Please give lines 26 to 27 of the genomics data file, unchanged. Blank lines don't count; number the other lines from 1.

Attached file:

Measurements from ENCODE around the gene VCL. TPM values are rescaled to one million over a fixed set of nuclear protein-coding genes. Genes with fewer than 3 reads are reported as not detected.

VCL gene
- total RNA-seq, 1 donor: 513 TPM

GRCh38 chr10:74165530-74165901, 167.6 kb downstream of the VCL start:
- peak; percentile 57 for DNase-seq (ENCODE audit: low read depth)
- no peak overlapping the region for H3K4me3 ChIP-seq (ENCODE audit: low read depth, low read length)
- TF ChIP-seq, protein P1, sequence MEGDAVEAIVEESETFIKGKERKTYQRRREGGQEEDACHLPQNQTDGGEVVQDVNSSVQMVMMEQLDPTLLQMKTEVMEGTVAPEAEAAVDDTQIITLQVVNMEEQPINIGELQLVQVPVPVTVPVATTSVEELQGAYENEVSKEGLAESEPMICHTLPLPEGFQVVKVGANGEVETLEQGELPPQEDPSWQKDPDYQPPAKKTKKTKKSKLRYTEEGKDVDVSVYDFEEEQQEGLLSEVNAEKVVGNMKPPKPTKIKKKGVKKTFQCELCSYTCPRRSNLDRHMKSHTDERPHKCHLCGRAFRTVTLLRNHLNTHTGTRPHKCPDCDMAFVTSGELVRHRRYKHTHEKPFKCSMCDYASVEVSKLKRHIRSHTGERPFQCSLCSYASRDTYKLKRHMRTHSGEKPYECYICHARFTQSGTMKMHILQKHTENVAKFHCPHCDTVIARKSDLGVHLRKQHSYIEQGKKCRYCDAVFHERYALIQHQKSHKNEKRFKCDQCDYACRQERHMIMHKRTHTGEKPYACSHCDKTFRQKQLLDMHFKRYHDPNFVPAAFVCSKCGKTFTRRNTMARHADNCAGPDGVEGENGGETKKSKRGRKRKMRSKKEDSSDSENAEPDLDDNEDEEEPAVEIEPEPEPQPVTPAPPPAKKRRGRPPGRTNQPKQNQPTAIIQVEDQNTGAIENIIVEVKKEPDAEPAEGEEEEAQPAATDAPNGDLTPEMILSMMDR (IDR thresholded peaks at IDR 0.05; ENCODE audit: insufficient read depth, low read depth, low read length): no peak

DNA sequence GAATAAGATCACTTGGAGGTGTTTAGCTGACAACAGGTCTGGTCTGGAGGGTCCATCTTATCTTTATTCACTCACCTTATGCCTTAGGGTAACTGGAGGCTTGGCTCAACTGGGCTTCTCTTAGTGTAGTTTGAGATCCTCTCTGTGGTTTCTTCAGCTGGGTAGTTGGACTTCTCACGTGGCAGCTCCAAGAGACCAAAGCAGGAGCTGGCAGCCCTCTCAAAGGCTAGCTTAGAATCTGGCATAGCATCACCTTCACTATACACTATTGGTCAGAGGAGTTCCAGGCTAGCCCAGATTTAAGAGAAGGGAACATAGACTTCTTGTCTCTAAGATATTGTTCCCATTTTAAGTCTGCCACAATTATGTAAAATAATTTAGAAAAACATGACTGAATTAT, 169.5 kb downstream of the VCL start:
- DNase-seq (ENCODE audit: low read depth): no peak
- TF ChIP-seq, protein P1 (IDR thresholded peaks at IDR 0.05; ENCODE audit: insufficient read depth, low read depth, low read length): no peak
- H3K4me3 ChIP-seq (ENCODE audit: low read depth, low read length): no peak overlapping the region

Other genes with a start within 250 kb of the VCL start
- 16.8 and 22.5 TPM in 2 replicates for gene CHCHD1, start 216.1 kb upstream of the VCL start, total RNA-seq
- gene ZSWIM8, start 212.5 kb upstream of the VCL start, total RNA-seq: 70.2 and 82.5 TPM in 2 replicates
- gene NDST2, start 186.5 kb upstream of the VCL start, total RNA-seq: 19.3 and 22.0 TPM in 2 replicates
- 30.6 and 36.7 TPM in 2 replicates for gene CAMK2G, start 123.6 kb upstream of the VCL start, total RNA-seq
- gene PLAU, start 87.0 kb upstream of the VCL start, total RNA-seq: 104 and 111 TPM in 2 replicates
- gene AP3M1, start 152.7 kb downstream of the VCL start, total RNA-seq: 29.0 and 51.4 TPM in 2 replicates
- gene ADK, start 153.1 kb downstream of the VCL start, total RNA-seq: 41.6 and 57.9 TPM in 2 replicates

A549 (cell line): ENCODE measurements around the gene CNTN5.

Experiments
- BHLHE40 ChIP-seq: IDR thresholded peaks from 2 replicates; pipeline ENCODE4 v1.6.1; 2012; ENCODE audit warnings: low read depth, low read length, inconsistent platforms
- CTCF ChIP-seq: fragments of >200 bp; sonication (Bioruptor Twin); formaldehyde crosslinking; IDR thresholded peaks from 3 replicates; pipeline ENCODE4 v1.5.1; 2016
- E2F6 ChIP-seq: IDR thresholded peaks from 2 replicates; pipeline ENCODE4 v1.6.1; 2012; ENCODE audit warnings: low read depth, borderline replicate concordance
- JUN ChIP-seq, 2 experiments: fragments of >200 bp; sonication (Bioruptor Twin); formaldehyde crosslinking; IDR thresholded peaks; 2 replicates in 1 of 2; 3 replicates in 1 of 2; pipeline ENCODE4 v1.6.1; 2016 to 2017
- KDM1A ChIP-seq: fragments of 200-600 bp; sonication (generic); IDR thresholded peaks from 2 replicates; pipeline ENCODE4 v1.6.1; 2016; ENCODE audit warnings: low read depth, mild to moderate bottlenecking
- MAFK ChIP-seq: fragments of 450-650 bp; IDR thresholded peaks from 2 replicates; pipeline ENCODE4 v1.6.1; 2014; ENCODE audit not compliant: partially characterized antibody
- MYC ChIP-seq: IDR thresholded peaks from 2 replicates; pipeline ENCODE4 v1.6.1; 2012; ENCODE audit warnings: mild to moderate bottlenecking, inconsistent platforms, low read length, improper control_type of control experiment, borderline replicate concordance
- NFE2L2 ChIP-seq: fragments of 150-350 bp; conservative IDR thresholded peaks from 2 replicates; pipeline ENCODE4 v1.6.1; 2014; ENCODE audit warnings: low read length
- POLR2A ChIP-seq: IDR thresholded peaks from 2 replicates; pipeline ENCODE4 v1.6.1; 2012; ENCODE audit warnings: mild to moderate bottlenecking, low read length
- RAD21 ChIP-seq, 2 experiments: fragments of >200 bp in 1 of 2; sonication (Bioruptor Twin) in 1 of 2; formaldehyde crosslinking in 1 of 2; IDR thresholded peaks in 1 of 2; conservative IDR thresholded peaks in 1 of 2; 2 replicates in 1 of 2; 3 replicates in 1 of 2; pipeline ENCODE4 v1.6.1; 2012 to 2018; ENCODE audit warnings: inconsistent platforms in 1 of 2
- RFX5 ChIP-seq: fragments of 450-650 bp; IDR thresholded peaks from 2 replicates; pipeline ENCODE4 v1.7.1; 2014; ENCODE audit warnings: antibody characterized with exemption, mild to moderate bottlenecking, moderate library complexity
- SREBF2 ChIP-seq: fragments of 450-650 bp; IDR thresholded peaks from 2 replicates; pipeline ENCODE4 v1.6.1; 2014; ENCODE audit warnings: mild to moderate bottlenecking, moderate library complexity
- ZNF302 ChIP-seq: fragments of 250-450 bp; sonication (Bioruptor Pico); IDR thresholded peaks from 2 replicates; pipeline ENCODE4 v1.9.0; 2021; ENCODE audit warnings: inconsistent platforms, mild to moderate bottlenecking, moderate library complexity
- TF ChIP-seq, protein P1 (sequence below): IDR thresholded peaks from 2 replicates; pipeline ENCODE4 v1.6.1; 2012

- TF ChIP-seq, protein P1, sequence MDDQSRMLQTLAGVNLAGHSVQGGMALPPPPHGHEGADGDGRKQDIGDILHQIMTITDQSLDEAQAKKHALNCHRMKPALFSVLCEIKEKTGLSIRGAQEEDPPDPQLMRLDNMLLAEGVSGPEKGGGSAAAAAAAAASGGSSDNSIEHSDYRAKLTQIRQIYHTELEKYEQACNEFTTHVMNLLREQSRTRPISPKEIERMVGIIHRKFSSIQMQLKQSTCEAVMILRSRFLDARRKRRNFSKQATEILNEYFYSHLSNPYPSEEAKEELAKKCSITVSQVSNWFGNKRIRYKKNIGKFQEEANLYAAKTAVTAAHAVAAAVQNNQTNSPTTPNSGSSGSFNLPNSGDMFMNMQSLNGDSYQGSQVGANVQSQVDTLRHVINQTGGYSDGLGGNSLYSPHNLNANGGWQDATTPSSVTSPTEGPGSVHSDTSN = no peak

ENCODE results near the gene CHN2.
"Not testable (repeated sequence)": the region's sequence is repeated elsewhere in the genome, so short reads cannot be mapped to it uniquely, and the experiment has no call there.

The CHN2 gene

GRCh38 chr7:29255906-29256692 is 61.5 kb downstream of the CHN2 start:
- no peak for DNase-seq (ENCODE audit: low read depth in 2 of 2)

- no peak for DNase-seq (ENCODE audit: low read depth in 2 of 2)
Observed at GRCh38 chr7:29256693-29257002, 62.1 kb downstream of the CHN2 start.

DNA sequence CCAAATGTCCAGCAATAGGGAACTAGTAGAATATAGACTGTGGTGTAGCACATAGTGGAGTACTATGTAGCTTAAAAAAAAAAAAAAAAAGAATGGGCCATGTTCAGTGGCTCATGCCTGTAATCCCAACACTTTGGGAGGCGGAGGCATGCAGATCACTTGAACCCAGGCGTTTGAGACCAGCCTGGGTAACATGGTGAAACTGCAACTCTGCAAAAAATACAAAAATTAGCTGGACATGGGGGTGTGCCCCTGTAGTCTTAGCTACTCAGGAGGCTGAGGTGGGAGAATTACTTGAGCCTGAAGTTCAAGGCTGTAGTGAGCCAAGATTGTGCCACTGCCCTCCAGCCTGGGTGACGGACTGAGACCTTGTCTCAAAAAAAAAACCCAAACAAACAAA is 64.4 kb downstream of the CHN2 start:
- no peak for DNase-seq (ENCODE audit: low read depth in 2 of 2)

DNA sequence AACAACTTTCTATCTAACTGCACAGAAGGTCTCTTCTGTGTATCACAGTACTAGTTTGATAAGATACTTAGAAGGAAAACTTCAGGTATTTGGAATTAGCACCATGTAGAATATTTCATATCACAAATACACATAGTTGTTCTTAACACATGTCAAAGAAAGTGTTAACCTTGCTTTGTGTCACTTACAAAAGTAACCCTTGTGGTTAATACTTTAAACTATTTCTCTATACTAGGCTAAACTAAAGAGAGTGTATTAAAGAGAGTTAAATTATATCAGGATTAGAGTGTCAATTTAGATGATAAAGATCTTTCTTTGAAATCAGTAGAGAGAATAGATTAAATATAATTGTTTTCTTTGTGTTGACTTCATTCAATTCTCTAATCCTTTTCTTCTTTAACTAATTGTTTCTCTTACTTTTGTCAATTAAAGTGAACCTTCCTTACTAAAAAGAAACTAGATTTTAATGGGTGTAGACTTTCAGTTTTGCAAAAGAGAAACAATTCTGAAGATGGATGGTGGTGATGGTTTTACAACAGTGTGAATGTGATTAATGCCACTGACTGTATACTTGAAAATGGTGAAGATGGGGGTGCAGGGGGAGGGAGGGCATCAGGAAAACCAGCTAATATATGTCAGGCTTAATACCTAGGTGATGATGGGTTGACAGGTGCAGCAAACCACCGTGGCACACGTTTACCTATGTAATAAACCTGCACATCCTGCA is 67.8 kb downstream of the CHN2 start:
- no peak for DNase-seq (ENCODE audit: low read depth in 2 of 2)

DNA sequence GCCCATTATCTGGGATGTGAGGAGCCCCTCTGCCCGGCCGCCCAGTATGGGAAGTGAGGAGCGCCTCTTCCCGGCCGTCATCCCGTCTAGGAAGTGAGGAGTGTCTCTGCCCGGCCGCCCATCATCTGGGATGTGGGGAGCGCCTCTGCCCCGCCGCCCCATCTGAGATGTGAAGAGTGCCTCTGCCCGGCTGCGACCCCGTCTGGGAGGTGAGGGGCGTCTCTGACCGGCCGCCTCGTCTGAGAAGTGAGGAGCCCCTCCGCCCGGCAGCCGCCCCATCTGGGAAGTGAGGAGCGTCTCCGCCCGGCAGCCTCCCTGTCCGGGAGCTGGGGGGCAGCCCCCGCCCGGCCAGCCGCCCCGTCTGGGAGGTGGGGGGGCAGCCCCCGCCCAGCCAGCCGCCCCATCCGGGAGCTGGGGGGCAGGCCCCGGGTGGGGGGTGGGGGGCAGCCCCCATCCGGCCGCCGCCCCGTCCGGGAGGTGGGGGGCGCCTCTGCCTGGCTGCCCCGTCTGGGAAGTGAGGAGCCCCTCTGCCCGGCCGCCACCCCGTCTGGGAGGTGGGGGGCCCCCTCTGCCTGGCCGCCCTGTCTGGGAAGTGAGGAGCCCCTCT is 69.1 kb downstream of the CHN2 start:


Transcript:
- KDM1A ChIP-seq: fragments of 200-600 bp; sonication (generic); IDR thresholded peaks from 2 replicates; pipeline ENCODE4 v1.6.1; 2016; ENCODE audit warnings: low read depth, mild to moderate bottlenecking
- MAFK ChIP-seq: fragments of 450-650 bp; IDR thresholded peaks from 2 replicates; pipeline ENCODE4 v1.6.1; 2014; ENCODE audit not compliant: partially characterized antibody